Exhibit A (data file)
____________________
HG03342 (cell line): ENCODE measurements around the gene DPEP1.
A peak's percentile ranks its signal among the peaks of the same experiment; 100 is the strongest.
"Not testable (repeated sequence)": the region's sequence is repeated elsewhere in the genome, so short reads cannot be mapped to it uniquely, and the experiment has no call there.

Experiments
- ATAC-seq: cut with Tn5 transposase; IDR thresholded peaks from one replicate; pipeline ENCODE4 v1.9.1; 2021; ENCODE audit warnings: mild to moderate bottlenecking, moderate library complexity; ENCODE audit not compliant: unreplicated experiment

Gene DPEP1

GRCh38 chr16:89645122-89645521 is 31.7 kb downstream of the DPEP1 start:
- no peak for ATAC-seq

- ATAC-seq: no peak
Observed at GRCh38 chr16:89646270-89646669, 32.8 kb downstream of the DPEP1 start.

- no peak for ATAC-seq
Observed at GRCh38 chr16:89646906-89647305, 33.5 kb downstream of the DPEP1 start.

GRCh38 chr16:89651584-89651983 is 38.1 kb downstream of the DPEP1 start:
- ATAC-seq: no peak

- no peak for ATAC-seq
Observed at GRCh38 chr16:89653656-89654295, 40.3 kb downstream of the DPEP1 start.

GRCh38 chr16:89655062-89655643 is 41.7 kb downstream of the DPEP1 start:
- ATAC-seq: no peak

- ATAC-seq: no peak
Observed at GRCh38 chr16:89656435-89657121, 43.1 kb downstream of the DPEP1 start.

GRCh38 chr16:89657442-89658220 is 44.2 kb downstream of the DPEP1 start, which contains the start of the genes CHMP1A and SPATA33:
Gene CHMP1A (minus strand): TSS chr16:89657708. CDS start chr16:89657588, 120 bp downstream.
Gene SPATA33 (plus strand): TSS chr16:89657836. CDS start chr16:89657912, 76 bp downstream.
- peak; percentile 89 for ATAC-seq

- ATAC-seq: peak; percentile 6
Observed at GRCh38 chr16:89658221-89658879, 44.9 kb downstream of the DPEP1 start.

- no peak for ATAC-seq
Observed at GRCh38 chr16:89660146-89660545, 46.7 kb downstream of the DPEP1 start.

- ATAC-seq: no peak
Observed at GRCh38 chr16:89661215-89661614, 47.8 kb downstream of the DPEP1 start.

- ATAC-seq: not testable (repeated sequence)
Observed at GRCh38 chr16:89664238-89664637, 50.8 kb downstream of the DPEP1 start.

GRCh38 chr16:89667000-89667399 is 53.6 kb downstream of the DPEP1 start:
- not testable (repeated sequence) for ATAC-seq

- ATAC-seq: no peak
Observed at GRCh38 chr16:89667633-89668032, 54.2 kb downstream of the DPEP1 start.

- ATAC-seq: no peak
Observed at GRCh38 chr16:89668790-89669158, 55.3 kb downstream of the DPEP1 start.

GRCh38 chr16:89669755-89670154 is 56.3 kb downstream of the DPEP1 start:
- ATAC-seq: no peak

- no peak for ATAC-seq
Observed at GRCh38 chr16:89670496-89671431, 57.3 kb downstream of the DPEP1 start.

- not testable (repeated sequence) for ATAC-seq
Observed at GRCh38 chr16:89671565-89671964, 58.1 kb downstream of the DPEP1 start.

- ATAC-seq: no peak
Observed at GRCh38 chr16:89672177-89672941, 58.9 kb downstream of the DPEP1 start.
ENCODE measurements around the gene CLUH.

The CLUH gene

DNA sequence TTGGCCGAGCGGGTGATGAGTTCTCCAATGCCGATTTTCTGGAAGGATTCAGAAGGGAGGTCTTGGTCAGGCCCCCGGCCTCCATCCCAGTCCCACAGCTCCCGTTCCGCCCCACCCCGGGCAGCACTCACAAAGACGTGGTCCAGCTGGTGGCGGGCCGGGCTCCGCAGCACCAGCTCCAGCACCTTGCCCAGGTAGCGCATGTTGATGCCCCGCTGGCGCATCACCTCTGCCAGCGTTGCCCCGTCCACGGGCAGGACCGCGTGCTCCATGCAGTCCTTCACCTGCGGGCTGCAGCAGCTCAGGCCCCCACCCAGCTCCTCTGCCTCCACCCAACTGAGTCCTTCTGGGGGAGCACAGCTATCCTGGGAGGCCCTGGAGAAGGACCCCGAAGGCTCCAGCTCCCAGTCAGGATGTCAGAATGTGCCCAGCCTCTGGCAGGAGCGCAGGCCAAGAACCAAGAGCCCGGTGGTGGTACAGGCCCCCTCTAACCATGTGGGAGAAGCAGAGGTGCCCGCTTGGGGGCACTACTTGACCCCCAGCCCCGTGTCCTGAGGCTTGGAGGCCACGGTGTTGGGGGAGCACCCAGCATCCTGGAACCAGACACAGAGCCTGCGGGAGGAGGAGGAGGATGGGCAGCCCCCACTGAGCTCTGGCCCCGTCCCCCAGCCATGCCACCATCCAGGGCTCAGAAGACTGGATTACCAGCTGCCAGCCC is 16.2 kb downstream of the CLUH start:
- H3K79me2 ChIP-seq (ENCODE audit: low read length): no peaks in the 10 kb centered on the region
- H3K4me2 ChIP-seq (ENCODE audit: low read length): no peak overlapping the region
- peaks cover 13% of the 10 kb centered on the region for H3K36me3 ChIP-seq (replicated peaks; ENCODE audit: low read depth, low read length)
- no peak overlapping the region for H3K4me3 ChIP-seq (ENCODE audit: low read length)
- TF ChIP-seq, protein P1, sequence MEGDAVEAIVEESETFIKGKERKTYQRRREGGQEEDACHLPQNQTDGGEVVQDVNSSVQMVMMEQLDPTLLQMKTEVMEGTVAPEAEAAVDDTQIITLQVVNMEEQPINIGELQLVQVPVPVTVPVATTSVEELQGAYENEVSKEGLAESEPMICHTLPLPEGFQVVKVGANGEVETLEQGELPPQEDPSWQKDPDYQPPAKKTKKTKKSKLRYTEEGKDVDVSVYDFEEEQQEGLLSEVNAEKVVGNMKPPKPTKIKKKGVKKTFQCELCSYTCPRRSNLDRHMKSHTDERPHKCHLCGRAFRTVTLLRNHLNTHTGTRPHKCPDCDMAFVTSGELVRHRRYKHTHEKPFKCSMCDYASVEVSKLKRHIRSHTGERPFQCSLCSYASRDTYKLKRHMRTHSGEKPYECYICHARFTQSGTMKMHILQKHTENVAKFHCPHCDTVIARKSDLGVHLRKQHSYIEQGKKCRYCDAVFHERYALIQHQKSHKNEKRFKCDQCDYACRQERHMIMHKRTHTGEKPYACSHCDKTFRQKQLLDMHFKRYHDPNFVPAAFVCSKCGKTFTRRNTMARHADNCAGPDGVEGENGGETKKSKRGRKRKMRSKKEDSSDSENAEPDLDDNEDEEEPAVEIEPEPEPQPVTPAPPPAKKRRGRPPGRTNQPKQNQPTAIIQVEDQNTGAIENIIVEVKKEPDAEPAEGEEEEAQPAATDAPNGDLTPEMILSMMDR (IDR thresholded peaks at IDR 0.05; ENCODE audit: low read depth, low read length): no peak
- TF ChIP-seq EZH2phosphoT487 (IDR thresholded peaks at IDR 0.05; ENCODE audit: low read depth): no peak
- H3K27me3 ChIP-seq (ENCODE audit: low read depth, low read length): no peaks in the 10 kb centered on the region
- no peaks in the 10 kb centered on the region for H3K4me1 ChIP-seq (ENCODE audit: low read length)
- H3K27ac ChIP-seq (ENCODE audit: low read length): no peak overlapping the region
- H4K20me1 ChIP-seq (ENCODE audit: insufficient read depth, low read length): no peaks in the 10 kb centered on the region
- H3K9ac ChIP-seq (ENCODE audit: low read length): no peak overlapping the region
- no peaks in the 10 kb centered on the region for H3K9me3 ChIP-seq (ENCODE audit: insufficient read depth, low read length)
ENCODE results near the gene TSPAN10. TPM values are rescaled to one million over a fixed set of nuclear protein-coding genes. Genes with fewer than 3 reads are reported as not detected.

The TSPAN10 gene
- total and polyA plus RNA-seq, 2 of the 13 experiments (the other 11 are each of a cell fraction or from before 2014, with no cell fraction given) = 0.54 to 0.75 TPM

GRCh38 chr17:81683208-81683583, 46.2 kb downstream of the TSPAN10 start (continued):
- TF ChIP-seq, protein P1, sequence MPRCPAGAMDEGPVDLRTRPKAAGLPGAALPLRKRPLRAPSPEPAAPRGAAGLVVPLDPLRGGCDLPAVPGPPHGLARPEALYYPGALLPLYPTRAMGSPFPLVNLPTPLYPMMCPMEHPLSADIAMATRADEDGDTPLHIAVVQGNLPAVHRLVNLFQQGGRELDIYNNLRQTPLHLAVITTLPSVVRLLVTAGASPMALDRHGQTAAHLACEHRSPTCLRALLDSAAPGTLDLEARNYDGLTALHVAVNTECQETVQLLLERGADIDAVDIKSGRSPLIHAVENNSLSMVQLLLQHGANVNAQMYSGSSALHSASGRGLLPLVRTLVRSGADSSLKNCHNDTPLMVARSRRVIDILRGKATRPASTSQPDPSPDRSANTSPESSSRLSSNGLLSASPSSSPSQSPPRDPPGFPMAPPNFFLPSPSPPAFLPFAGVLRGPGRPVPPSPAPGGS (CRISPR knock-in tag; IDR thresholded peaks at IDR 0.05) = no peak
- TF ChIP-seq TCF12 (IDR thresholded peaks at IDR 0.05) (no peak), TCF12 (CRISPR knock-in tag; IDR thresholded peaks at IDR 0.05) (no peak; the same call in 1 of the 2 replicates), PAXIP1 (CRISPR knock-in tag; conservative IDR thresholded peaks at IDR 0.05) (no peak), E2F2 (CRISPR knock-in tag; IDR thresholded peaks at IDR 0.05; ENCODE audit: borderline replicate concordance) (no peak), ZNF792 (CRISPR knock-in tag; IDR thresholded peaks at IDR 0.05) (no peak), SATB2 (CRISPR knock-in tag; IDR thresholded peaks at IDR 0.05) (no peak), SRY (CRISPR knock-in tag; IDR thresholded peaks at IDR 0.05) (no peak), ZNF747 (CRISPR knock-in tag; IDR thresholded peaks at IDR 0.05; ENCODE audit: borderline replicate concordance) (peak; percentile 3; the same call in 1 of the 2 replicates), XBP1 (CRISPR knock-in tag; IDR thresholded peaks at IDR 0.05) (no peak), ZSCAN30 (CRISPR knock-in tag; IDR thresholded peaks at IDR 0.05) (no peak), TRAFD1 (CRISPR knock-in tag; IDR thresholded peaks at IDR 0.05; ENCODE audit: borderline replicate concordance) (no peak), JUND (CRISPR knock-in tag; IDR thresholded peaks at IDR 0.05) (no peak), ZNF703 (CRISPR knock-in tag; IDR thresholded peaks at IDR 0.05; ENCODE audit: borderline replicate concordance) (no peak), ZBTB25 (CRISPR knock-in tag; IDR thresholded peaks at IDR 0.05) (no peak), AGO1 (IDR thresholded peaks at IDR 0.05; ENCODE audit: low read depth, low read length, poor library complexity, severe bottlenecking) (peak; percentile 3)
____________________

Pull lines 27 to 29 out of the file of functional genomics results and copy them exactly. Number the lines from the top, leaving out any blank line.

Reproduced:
- no peak for ATAC-seq
Observed at GRCh38 chr16:89660146-89660545, 46.7 kb downstream of the DPEP1 start.

- ATAC-seq: no peak